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Election Board’s full steam ahead on citizenship checks for new voters
Once again, Georgia is about to require that new voters prove their citizenship before casting a ballot.
The State Election Board voted 3-1 today to approve a process for citizenship checks, which were mandated by the Georgia Legislature this year. Board member David Worley tried unsuccessfully to amend the new rules, or table them for further refinement, based on objections raised by immigrant and minority groups.
Hispanic and African-American activists complained about several provisions that they said were inconsistent with federal law or imposed an unfair burden on new voters.
The new requirements, one said, are comparable to the poll tax used to keep blacks from voting in the South decades ago. Critics said a citizen might be required to pay as little as $10, for a copy of his or her birth certificate, or as much as $210, for replacement of naturalization papers, before they could vote.
“The state of Georgia seems to be retreating from the hard-fought progress to ensure voting rights for all of its citizens,” said Helen Butler, executive director of the Coalition for the People’s Agenda, founded by Dr. Joseph Lowery. “We’ve had many civil rights activists who died for the right to vote, and we really think this is an imposition on that right to vote.”
After the meeting, Republican members of the election board said the rules are fine the way they are.
“It was clearly the sense of the board that the rules as they were written were acceptable,” said Secretary of State Karen Handel, the board’s chairman.
Vice Chairman Tex McIver said the board had already dealt with critics’ concerns. “In my view, we’ve done all that,” he said. “I was satisfied as the representative of the [state] Senate that those issues have been addressed.”
Perhaps the biggest complaint: The state will continue to check voter registration applications against the state’s database of driver’s licenses and will flag those for which names or other information do not match.
The U.S. Justice Department last spring rejected Georgia’s earlier process for verifying voters’ citizenship, which also used the driver database, because more than half of the people that it flagged were actually U.S. citizens. A disproportionate number of the errors concerned minority voters, the Justice Department said.
The new rules identify a variety of documents with which prospective voters can prove citizenship.
But some of those listed items do not currently exist, such as “methods of proof that are established pursuant to the federal Immigration Reform and Control Act of 1986.” No such methods have ever been established, said Nina Perales, southwest regional counsel of the Mexican American Legal Defense and Educational Fund.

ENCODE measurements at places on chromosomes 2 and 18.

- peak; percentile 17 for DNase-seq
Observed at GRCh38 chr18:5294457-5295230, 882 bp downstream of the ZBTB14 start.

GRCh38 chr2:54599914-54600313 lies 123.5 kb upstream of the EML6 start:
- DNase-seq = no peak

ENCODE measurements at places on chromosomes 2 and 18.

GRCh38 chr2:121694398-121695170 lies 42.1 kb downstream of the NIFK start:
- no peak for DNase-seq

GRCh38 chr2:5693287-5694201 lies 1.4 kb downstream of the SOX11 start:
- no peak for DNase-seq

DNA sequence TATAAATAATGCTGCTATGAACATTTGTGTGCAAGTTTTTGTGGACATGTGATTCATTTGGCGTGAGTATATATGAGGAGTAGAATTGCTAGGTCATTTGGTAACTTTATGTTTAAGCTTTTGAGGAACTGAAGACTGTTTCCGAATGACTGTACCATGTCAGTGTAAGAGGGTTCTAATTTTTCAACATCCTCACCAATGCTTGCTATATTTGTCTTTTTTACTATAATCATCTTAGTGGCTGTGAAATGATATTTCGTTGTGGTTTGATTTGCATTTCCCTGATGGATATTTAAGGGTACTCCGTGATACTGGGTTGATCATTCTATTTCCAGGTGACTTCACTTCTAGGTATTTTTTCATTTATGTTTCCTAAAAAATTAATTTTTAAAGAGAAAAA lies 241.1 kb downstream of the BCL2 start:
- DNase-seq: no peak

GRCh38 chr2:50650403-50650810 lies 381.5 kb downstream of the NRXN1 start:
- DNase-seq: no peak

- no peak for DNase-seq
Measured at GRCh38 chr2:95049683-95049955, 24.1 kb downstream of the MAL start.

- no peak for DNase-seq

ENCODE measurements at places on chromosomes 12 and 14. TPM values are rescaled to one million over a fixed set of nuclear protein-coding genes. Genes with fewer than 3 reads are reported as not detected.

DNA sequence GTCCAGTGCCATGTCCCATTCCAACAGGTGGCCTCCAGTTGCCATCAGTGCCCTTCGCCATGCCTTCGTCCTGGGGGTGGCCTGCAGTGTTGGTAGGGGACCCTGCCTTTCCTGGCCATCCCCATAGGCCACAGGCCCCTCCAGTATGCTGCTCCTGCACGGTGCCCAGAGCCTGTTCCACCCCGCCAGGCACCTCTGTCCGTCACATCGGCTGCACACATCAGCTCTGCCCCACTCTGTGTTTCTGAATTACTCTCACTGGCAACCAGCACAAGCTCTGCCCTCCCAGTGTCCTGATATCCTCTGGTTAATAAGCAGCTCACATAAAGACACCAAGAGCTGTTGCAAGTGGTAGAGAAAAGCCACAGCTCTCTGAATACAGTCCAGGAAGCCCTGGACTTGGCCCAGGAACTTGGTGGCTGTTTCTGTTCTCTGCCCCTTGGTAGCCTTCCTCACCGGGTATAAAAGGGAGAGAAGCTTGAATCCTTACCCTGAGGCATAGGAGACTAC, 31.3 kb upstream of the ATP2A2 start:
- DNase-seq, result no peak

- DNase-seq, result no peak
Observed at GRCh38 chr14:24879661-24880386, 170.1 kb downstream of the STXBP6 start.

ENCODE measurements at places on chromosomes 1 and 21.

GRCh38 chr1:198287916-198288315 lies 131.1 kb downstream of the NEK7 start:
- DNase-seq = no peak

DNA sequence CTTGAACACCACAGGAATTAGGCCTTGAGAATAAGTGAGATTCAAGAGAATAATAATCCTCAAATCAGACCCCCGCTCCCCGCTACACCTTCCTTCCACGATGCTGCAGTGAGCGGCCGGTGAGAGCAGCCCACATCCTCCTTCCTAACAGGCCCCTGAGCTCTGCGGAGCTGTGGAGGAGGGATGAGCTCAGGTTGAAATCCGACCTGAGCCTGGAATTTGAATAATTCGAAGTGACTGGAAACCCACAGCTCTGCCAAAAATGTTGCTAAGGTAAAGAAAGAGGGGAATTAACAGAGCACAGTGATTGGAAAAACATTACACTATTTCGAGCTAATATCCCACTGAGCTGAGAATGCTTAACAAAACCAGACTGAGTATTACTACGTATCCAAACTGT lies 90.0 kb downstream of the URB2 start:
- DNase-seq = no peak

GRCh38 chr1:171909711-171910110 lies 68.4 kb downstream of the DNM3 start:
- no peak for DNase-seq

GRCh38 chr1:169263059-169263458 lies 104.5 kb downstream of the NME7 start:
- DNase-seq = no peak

Similarly, she said, the rules say registrars may accept a driver’s license that states on its face “that the applicant has provided satisfactory evidence of United States citizenship.” Georgia licenses don’t do that.
State elections supervisor Wesley B. Tailor said the descriptions of those items were inserted in state law as “placeholders” in case such documents are eventually created.
Critics also complained that prospective voters could submit naturalization certificates issued by the U.S. Bureau of Citizenship and Immigration Services, created in 2003, but not those issued by its predecessor agency, the Immigration and Naturalization Service. Officials said it was unnecessary to amend that language because the Election Board could simply instruct local registrars to accept INS certificates as well.
In fact, amending that language would have required that election officials readvertise the proposed rules and vote again after another 30 days had elapsed. They said there’s no time to do that because the state law requires that citizenship checks begin Jan. 1. (Anyone who is registered to vote by Dec. 31 will be deemed to have proven their citizenship.)
The rules could not be considered sooner, Tailor said, because of a vacancy on the five-member Election Board.. Officials wanted a full board to vote on the new rules, Tailor said.
They may also have wanted a board that had a three-vote majority in support of citizenship checks. Worley and a second member, Randy Evans, have repeatedly criticized the push for citizenship checks. Evans was not present for today’s vote.